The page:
How Did Jesus Perform Miracles?

Note: This article is reprinted with permission from As I See It, a monthly electronic magazine compiled and edited by Doug Kutilek. AISI is sent free to all who request it by writing to the editor at
That Jesus did perform a multitude of bona fide, undeniable, nature-superceding miracles is the clear and consistent testimony of the New Testament, most commonly noted in the Gospels and Acts. (For a convenient but not quite complete list of Gospel references to Jesus’ miracles, see A. T. Robertson, A Harmony of the Gospels, p. 294.) One question requiring attention is, “How did Jesus perform these miracles? In His own divine power, or by some other means?”

One crucial theological aspect of Christ’s incarnation was His “self-emptying” as described by Paul in Philippians 2:6-7.

Who, although He existed in the form of God, did not regard equality with God a thing to be grasped, but emptied Himself, taking the form of a bond-servant, and being made in the likeness of men. (NASB)

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Book Review: Jesus in Trinitarian Perspective

Sanders, Fred & Klaus Issler, eds. Jesus in Trinitarian Perspective: An Introductory Christology. Nashville: B&H. 2007. 244 pp. Softcover. $24.99.

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Contributors: Fred Sanders, Garrett J. DeWeese, Donald Fairbairn, Bruce A. Ware, J. Scott Horrell & Klaus Issler.

Sample Chapter

ISBNs: 080544422X / 978-0805444223

DCN: 232

Subjects: Jesus Christ, Christology, Trinity

Jesus in Trinitarian Perspective is a collection of six essays on the person and work of Christ from a Protestant and Chalcedonian perspective. As a work composed of essays by six different authors, the book requires that it be reviewed primarily on a macroscopic level.

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Book Review—The Scriptures, the Cross, & the Power of God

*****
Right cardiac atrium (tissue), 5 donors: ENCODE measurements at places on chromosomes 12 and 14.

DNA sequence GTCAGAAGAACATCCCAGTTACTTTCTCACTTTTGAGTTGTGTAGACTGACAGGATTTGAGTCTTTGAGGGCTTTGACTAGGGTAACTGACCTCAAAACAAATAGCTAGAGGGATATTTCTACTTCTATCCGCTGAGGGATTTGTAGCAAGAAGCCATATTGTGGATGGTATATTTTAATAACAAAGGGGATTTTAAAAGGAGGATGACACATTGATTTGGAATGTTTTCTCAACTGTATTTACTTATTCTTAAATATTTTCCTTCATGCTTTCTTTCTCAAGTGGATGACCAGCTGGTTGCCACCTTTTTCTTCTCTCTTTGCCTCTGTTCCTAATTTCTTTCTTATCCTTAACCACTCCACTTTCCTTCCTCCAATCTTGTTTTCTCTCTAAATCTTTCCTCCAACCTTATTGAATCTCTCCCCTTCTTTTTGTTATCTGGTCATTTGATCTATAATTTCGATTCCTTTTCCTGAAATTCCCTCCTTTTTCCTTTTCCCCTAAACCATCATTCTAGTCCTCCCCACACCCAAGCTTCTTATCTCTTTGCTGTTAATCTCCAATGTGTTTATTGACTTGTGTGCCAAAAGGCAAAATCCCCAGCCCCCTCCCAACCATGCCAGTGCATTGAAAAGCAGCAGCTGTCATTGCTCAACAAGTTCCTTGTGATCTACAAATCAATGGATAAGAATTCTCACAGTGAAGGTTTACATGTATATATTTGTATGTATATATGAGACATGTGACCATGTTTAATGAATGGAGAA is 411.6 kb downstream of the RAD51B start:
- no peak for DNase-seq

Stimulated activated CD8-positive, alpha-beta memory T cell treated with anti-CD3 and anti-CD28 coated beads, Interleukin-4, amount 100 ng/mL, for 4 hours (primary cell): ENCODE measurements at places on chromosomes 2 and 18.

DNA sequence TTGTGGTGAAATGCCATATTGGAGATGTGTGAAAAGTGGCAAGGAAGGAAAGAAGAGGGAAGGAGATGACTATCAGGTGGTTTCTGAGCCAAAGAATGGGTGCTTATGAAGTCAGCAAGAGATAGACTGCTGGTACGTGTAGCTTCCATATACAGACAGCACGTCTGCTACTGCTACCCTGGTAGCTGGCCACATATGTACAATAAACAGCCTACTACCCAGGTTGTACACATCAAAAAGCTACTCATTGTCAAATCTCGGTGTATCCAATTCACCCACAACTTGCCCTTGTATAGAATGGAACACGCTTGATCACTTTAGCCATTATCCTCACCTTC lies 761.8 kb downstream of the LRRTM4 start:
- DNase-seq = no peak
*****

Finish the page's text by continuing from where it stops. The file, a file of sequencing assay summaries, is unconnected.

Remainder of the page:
The Scriptures, the Cross, & the Power of God: Reflections for Holy Week by Tom (N. T.) Wright. Louisville: Westminster John Knox Press, 2006. xi, 84 pp. $12.95/paperback.

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Front Cover | Table of Contents | Excerpt | Back Cover

ISBNs: 0664230512 & 9780664230517

LCCN: BT414 .W75 2006

DCN: 242.36 WRI

Subjects: Easter, Christianity

Tom (N. T.) Wright (b. 1948) is the Bishop of Durham in the Church of England. He is one of Great Britain’s most respected New Testament scholars. In 1999, Christianity Today named him as one of the top five theologians in the world. He has authored several books and is most noted for his “Everyone” series of commentaries.

The significance of the events of Holy Week is sometimes missed in the midst of the pageantry and programs that are prepared to celebrate the glorious resurrection of Jesus Christ. In a series of messages for Holy Week 2005, Bishop Tom Wright draws our attention to some of those specific events in order to help us have “enriched understanding” and “empowered living out” of the Christian faith (p. x). He uses Matthew 22:29 as the challenge for all those who misinterpret the week and therefore miss some of its grandest teachings. In Matthew 22:29, Jesus declared that the Sadducees were in error about the resurrection because “they knew neither the Scriptures nor the power of God” (p. x). When the Scriptures and the power of God are properly understood, Holy Week takes on a whole new significance and has ramifications for Christian living, today.

Wright walks you through the Week with a new angle and gives a fresh perspective to a well trodden path.Each of these chapters was originally a sermon delivered in Durham Cathedral during the week. They were compiled with very little editing, so they read as they were spoken. His logic is generally clear, but you need to pay attention to his steps in order to keep up. Each address begins with Wright’s own translation of the passage. Beginning on Palm Sunday and going through Maundy Thursday morning, Wright takes a close look at the teachings and parables of Jesus in Matthew 21:33-23:12. On Maundy Thursday evening and into Good Friday, he moves to John’s Gospel to discuss the betrayal and trial of Jesus. He goes back to Matthew for the Easter Vigil on Saturday with a look at chapter 28:1-10. Finally, he ends with John’s account of the Resurrection (John 20), emphasizing the fact that Easter is more than just “life after death.” Easter is more importantly “the beginning of that ‘life after life after death’, that after-after life” (p. 80).

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